Jeff, List:

Thanks for your comments; Gary R. and I are both big fans of "The Logic of
Mathematics, an attempt to develop my categories from within."  Although it
is usually dated to c.1896, what you quoted--which, by the way, is CP
1.480, not CP 1.515--already hints at the concept of three worlds or
universes that correspond to the three categories.

What kind of necessity (if any) would you attribute to the laws of
quality?  Peirce says that "they all simply determine systems of qualities"
(CP 1.482) and identifies three clauses--"every quality is perfect and in
itself such as it is," pairs of qualities are either "independent of one
another" or in a relation where one is "merely a further determination of
the other," and concerning "the respects, or third qualities, in which two
compared qualities agree or differ," which he defines as hue, intensity,
and purity (CP 1.484).  He also divides the laws of fact into those that
are logically necessary, logically contingent but metaphysically necessary,
and both logically and metaphysically contingent (CP 1.483); so at least
some of them apparently do not have a *completely *fixed sort of necessity,
according to Peirce.

I would appreciate it if you could elaborate on your last remark.  I hardly
see it as a mere "side note," since this whole thread was prompted by
Peirce's cosmological "hints" at "the pragmaticistic definition of *Ens
necessarium*" in CP 6.490, and there has already been some debate about
what he meant by the three Universes of Experience in "A Neglected


Jon Alan Schmidt - Olathe, Kansas, USA
Professional Engineer, Amateur Philosopher, Lutheran Layman -

On Thu, Oct 13, 2016 at 11:08 AM, Jeffrey Brian Downard <> wrote:

> Hello Jon S, Gary R., List,
> What more might we say about Peirce's account of what "would-be"--where
> the focus is on the conceptions of of generality, potentiality and
> possibility--when we consider Peirce's suggestion that continuity is
> *relational* generality?
> It helps, I think, to consider the difference between Peirce's account of
> the operation of different kinds of generals in genuine triadic relations
> in "The Logic of Mathematics, an attempt to develop my categories from
> within." There, he distinguishes between those genuine triads that have the
> character of a law of qualitative similarity, versus those that have the
> character of a law of metaphysics, or a law of space or time, versus those
> triadic relations that have the character of thoroughly genuine
> triads--i.e., the laws governing processes of representation.
> Here is what he says about the difference between triadic relations that
> are genuine, such as the laws of quality and the laws of fact, versus those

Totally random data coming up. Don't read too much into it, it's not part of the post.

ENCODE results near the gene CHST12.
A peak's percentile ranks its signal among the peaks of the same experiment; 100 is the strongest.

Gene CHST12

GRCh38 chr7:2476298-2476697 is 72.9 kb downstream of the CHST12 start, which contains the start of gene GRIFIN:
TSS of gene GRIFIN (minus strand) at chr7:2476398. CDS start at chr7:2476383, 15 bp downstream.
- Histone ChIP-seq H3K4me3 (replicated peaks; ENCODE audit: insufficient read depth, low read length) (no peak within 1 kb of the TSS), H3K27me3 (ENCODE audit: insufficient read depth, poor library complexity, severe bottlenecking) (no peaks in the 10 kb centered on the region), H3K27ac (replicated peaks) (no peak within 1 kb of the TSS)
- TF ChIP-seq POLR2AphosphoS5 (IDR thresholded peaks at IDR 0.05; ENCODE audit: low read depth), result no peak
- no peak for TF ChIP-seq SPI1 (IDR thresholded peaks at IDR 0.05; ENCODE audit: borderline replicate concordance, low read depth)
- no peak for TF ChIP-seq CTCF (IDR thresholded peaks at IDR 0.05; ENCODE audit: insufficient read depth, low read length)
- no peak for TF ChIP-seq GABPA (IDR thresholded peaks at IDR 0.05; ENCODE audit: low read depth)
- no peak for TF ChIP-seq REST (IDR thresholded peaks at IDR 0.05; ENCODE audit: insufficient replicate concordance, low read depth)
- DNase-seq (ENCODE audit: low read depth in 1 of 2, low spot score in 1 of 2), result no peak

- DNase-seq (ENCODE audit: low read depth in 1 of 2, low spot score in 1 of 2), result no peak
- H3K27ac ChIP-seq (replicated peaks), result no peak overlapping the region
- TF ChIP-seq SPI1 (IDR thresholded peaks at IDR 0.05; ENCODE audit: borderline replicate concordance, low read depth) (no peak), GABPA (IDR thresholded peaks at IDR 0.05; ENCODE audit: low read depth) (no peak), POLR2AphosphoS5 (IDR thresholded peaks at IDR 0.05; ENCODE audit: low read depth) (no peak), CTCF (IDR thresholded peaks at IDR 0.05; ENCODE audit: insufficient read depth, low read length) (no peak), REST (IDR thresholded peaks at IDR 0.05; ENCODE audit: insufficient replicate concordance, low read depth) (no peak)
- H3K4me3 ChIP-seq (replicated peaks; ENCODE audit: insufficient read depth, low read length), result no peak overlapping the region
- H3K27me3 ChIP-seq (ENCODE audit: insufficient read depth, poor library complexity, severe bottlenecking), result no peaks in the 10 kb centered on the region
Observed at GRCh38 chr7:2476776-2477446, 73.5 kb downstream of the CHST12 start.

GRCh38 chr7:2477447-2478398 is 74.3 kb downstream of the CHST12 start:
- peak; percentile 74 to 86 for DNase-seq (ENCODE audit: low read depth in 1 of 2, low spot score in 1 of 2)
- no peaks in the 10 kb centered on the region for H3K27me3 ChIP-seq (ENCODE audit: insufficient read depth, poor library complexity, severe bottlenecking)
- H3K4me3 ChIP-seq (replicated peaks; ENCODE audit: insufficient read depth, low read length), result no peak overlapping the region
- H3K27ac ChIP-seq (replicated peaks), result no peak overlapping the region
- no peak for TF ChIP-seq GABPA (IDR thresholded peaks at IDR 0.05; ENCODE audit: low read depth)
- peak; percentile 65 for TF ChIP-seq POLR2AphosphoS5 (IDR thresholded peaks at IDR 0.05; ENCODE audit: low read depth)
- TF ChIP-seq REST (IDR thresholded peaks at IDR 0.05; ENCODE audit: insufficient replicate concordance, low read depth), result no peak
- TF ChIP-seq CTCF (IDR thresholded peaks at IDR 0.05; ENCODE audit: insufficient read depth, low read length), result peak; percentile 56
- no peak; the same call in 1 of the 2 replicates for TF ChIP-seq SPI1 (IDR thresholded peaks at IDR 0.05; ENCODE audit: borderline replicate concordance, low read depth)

> that are thoroughly genuine:
> Genuine triads are of three kinds. For while a triad if genuine cannot be
> in the world of quality nor in that of fact, yet it may be a mere law, or
> regularity, of quality or of fact. But a *thoroughly *genuine triad is
> separated entirely from those worlds and exists in the universe of
> *representations. *Indeed, representation necessarily involves a genuine
> triad. For it involves a sign, or representamen, of some kind, outward or
> inward, mediating between an object and an interpreting thought. Now this
> is neither a matter of fact, since thought is general, nor is it a matter
> of law, since thought is living. CP 1.515
> The laws of fact govern what would-be with a "fixed" sort of necessity.
> That is, they are necessary laws or, if we move to the second order, they
> may be necessarily necessary in some respects. The laws governing processes
> of representation are, at the second, contingent as necessities. In virtue
> of these features of how continency and necessity come together in what is
> thoroughly genuine in its triadic character as representation, these forms
> of order have the character of what is final and not merely efficient. That
> is, they are living and growing as forms of order.
> As a side note, these richer modal notions gives us a very different sense
> of what might be at work in Peirce's understanding of how possibility,
> actuality and necessity might be *related* as prominent characteristics
> of the three universes--and how the conception of what is an *ens
> necessarium *might be thought of as creator of all three.
> --Jeff
> Jeffrey Downard
> Associate Professor
> Department of Philosophy
> Northern Arizona University
> (o) 928 523-8354
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